Date of Award
Doctor of Philosophy (PhD)
Skeletal and cardiac muscles are crucial biological actuators with limited capacity to repair themselves after significant trauma or disease states. Engineering these complex tissues using human derived cells has potential applications to serve as more physiologically relevant and economical test beds for regenerative medicine therapies compared to animal models and costly human trials. However, before we can engineer these tissues, we must first gain a better understanding of how the structure and composition of the extracellular matrix (ECM) influences differentiation and maturation into contractile muscle in vitro. To do this, we used traditional microcontact printing techniques to determine how ECM composition and line geometry influenced differentiating human skeletal muscle in 2D, and we incorporated these differentiating human myotubes into a muscular thin film (MTF) assay previously developed to measure 2D cardiomyocyte (CM) contractility. We also engineered contractile 3D cardiac microtissues with integrated force indicators (MIFIs) by seeding embryonic stem cell derived CMs and cardiac fibroblasts in biologically derived ECM hydrogels. From the 2D work, we found that human skeletal muscle derived cells had significantly higher myotube formation on laminin (LAM) lines, and C2C12 mouse myoblasts required more specific LAM line geometries than differentiating human skeletal muscle myoblasts to form uniaxially aligned myotubes. Additionally, we found that LAM with trace amounts of perlecan significantly increased human myotube formation compared to more purified LAM solutions. We also determined that 2D human skeletal muscle was limited to 1 week of differentiation before differentiating myoblasts delaminated from patterned polydimethylsiloxane. For the 3D engineered muscle constructs, we found that cardiac MIFIs could be maintained in culture for at least 2 weeks, exerted twitch forces ~1 - 7 μN and responded as expected to excitatory pharmacological stimuli. We developed the 3D MIFI assay using CMs with the intention of applying this platform to patient specific CMs from induced pluripotent stem cells as well as to differentiating skeletal muscle. The findings we have made by engineering contractile 2D human skeletal muscle and 3D human cardiac microtissues have future applications as patient specific regenerative therapy models, test beds for pharmaceutical therapies, building blocks for engineering functional muscle replacements, and as soft robotics actuators.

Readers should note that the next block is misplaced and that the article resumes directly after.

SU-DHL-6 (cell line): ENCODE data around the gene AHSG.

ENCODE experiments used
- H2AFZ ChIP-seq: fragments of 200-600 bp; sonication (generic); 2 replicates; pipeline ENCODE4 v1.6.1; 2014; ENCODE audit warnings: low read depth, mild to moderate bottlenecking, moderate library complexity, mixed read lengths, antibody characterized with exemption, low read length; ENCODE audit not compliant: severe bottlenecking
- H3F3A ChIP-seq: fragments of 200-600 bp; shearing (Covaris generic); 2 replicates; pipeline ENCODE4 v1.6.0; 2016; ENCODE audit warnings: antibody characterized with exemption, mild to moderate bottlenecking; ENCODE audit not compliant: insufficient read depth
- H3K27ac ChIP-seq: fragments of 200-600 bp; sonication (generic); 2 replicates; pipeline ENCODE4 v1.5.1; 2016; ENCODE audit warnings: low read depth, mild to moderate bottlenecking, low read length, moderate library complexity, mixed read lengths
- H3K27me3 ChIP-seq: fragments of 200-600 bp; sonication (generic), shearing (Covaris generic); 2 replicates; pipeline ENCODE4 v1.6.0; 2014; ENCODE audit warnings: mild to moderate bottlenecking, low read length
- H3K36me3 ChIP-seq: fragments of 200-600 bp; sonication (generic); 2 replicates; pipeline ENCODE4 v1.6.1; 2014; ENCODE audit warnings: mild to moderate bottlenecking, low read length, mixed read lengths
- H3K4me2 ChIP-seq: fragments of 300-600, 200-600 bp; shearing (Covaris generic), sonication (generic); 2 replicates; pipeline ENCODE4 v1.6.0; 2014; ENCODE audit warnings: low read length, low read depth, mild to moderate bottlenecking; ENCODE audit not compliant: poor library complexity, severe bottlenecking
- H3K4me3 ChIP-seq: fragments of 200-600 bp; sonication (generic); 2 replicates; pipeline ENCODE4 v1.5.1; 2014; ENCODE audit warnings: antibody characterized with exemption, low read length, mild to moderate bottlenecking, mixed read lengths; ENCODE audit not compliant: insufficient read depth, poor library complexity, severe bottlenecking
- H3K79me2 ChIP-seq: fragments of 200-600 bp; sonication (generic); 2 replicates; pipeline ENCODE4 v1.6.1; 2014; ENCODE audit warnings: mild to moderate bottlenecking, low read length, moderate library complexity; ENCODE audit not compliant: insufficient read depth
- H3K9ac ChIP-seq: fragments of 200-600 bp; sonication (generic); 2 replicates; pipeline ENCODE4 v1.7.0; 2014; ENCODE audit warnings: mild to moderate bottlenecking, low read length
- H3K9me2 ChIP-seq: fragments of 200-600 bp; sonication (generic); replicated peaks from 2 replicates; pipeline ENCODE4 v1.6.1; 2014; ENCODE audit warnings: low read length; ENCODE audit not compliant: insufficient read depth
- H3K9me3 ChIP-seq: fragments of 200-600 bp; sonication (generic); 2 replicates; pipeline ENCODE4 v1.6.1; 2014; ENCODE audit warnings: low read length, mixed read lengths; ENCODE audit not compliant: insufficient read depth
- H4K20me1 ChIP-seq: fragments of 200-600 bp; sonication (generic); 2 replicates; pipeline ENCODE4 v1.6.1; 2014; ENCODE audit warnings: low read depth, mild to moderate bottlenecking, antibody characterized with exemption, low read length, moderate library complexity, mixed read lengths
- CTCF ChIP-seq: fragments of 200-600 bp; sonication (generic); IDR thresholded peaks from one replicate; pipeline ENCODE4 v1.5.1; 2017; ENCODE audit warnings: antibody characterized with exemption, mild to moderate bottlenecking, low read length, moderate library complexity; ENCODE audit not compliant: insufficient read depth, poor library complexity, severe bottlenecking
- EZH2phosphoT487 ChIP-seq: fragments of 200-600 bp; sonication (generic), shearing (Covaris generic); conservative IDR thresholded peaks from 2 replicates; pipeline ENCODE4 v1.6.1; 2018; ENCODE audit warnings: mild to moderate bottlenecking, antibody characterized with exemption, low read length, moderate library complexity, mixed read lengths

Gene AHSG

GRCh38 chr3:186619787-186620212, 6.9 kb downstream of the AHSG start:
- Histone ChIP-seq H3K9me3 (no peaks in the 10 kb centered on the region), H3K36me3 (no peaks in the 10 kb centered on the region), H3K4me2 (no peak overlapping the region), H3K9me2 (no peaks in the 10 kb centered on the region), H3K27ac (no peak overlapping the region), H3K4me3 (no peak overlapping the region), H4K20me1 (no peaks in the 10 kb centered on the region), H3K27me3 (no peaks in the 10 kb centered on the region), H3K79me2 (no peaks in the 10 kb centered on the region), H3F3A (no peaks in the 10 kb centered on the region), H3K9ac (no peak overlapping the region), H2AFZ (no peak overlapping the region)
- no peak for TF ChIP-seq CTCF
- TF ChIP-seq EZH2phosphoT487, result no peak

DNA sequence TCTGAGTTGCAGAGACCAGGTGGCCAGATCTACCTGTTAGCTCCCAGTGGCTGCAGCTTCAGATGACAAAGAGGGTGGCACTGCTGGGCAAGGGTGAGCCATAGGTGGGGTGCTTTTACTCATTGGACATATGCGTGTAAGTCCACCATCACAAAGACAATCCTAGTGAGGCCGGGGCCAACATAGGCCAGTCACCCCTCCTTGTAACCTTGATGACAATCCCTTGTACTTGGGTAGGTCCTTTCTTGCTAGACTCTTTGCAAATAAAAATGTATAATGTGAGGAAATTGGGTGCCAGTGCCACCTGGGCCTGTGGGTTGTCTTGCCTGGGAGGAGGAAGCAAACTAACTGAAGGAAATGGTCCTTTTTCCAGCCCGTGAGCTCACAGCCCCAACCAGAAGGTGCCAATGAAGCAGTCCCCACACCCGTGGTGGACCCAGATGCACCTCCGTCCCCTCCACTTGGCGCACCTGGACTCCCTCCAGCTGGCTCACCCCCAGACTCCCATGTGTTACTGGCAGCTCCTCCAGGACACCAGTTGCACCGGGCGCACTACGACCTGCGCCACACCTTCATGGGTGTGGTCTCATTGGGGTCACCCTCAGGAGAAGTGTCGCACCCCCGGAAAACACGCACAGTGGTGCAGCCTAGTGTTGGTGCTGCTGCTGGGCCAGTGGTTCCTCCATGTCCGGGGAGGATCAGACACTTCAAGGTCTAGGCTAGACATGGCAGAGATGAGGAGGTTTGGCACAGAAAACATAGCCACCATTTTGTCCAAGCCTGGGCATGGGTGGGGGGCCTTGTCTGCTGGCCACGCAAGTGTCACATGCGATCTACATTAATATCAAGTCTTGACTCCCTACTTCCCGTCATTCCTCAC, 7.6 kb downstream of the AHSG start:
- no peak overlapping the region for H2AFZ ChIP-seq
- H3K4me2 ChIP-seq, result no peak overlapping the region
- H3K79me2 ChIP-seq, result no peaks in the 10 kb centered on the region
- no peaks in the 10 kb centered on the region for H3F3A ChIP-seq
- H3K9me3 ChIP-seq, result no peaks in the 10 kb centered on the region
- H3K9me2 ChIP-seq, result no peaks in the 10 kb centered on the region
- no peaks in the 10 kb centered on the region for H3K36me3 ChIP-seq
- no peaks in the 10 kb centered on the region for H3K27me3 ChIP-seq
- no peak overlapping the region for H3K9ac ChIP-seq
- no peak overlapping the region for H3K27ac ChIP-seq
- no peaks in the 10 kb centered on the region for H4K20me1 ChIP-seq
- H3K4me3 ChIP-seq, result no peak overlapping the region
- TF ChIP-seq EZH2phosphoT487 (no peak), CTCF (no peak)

Duffy, Rebecca Marie, "Engineering Contractile 2D and 3D Human Skeletal and Cardiac Muscle Microtissues" (2016). Dissertations. 689.
Available for download on Friday, October 05, 2018